1) The vertical position of the COG of the system. This parameter modifies the rolling moment generated by the gravity for a given roll angle. It's just a function of the BB offset for a given rider.
2) The weight distribution between both wheels. Steering moment is proportional to the product between front wheel loads and "modified" trail. Weight distribution is a function of chainstay length and wheelbase for a given rider.
3) Head tube angle (HTA). The axis of precession of the wheel as a gyroscope is the axis of the steering column so HTA has an effect on gyroscopic moments.
4) How camber of the front wheel changes when roll and steering angles are modified. Wheel loads, specially overturning moment, depend on camber.
5) The relation between path radius and roll and steering angles. In short, how much you need to steer and make the bike roll for a given radius of a curve.
6) The relation between "modified" trail and roll and steering angles. This the leverage of steering moments due to loads in the wheel-ground contact.
7) The relation between frame pitch and roll and steering angles. The most obvious effect of this can be seen during the turn before a final sprint. Riders usually lower their upper body to minimize the rolling moment due to centrifugal loads. If a bike pitches clockwise more than other for a given path radius (or, alternatively, for given steering and roll angles), COG height decreases and the rider can make the turn faster. I think that this is well related to what is tipically called "a bike that just wants to go" or "aggresivity in the corners".

From 1-2 we can say that BB offset, chainstay length and wheelbase are needed to define the behaviour of the bike.

About 3), it has been said many times that gyroscopic moments are very important for the stability of a bike but it has been shown both analitically and experimentally (with a counter-rotating wheel) that they have much lower influence than gravity-induced ones. We can then neglect the influence of head tube angle for now.

Regarding 4), camber generates an overturning moment that affects the rolling motion of the bike. Camber of the front wheel for a given combination of steering and roll angles is affected by head tube angle but is it significative compared to the rolling moment due to gravity? To check this, I have plotted the ratio between rolling moments due to gravity and total (both wheels) overturning moment assuming a small steering angle. As you can see, the contribution of overturning moments to total rolling moments is negligeable so the role of the head tube angle can be neglected for the moment.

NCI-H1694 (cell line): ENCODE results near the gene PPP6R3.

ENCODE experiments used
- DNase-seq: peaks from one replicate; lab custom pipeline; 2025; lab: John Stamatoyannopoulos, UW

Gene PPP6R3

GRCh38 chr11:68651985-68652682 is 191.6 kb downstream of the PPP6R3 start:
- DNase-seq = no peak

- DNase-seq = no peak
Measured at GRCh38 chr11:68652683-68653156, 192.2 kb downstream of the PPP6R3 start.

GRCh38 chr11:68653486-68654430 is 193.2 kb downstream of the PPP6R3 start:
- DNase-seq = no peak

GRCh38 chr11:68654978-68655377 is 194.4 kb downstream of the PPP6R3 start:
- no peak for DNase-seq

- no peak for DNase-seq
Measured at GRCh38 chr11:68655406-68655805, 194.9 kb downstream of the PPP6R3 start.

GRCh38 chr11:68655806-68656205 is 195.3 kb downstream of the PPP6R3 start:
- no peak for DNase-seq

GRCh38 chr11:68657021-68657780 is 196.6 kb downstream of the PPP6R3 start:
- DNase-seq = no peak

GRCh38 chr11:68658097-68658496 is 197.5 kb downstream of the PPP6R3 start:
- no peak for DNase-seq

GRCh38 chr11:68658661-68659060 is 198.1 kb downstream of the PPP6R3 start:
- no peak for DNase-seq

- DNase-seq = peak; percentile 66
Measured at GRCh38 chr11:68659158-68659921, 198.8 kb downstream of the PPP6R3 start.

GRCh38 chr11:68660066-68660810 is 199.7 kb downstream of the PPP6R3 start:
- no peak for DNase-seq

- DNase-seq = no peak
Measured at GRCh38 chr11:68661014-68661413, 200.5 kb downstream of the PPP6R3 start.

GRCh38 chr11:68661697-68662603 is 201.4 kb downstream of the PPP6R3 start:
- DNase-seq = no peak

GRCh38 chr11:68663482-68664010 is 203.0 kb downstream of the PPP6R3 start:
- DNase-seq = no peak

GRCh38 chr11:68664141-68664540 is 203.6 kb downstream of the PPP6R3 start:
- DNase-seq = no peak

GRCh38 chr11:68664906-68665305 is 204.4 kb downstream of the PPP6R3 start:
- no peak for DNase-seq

800N rider+bike. 25c tire. Considering lateral force significatively smaller than vertical force.
For 5-7, I could have developed expressions for these relations using a 4-body model but I have consulted the very interesting Motorcycle Dynamics where they are already derived. Apart from the parameters that I have already defined as necessary (BB offset, chainstay length and wheelbase), there are only two that have an influence on these relations: "modified" trail and head tube angle (HTA). To check how these dimensions affects parameters 5-7, I will define a typical bike. The geometric parameters of the typical bike are the following ones:


Regarding 5), path radius is mainly a function of steering angle and it's independent of "modified" trail. The very strong dependence on steering angle makes that important changes in the HTA doesn't affect significatively the way the bike handles because the rider can compensate those modifications by changes of the steering angle of the order of thousandths of degree. As you can see in the following plots, path radius changes due HTA are very small compared to those caused by steering motion so we can say that path radius is nearly independent of HTA.

About 6), "modified" trail is the most important parameter that affects steering motion. Although trail is defined when both roll and steering angles are null, it isn't constant and changes due to those two rider inputs. To check the influence of HTA and "modified" trail at standstill in the evolution of this parameter, I have done a small sensitivity study by changing baseline values of each parameter by 6%. As you can see in the following plots, "modified" trail in standstill condition has much  higher influence on steering moments than HTA.

Focus on the range with same sign steering and roll angle
Regarding 7), knowing that pitch angle is a linear function of "modified" trail and a trigonometric function of HTA, the changes due to HTA are significantly damped. For example, for a given combination of roll and steering angles, a 6% variation of "modified" trail with respect to the baseline configuration will change pitch angle by the same amount while the same variation of HTA will change pitch angle by only 1.7%.

Taking into account all this, we can say that "modified" trail plays a much more important role on bicycle'stability and maneuverability than HTA. Consequently, a definition of bicycle geometry using 4 parameters ("modified" trail, chainstay length, wheelbase and BB offset) is able to fully capture all the mechanisms that have a significative role in the behaviour of the bike.

A very long post. I hope you have found it interesting. 

1 comment: